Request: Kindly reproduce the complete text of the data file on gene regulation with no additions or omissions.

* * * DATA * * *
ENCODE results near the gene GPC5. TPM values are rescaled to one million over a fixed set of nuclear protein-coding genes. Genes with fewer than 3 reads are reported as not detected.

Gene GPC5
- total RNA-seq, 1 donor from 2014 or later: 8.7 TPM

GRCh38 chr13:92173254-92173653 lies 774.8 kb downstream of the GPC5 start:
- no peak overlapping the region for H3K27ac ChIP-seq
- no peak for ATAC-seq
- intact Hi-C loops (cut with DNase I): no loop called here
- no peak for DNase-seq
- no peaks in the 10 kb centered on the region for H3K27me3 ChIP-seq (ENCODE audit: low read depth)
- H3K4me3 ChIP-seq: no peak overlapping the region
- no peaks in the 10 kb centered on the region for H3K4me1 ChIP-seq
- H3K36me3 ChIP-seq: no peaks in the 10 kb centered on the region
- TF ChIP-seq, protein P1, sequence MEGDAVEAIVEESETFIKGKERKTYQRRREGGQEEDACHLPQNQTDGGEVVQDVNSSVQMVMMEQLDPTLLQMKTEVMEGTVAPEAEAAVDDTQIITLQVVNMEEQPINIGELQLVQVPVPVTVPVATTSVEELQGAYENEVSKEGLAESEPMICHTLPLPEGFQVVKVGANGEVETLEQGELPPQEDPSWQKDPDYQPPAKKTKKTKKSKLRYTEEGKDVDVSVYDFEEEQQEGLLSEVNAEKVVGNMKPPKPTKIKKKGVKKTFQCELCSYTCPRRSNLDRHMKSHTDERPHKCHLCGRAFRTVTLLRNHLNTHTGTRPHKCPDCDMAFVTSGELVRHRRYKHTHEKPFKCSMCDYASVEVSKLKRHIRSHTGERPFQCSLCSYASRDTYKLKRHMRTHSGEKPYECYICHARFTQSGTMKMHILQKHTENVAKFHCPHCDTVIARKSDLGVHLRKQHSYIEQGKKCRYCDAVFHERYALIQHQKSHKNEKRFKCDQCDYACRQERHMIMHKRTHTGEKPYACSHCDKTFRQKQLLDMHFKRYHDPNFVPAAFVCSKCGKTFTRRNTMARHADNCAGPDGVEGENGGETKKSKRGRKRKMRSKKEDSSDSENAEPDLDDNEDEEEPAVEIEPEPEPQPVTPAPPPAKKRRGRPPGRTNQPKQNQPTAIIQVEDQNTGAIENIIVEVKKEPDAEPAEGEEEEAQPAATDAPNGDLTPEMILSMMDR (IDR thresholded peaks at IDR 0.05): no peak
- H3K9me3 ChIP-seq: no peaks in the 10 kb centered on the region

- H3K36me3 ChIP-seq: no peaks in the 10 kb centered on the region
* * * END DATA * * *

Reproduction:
ENCODE results near the gene GPC5. TPM values are rescaled to one million over a fixed set of nuclear protein-coding genes. Genes with fewer than 3 reads are reported as not detected.

Gene GPC5
- total RNA-seq, 1 donor from 2014 or later: 8.7 TPM

GRCh38 chr13:92173254-92173653 lies 774.8 kb downstream of the GPC5 start:
- no peak overlapping the region for H3K27ac ChIP-seq
- no peak for ATAC-seq
- intact Hi-C loops (cut with DNase I): no loop called here
- no peak for DNase-seq
- no peaks in the 10 kb centered on the region for H3K27me3 ChIP-seq (ENCODE audit: low read depth)
- H3K4me3 ChIP-seq: no peak overlapping the region
- no peaks in the 10 kb centered on the region for H3K4me1 ChIP-seq
- H3K36me3 ChIP-seq: no peaks in the 10 kb centered on the region
- TF ChIP-seq, protein P1, sequence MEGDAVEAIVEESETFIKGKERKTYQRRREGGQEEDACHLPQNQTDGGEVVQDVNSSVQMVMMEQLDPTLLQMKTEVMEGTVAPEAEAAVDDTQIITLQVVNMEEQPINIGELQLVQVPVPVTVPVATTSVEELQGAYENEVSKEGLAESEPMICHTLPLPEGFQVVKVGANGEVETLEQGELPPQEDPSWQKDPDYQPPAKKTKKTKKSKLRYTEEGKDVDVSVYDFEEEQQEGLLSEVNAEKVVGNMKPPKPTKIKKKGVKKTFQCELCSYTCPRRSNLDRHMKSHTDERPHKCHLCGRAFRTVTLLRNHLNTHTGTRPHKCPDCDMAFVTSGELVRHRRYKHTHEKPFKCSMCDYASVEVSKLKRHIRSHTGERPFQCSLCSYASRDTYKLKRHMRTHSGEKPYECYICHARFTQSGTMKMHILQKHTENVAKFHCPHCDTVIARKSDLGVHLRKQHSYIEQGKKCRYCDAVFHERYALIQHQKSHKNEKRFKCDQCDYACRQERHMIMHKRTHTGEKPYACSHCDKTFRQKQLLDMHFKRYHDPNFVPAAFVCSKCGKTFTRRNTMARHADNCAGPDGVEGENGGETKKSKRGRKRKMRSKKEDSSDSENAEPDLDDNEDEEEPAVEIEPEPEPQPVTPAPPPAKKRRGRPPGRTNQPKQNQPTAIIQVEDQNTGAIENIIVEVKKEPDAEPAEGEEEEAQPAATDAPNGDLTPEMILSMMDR (IDR thresholded peaks at IDR 0.05): no peak
- H3K9me3 ChIP-seq: no peaks in the 10 kb centered on the region

- H3K36me3 ChIP-seq: no peaks in the 10 kb centered on the region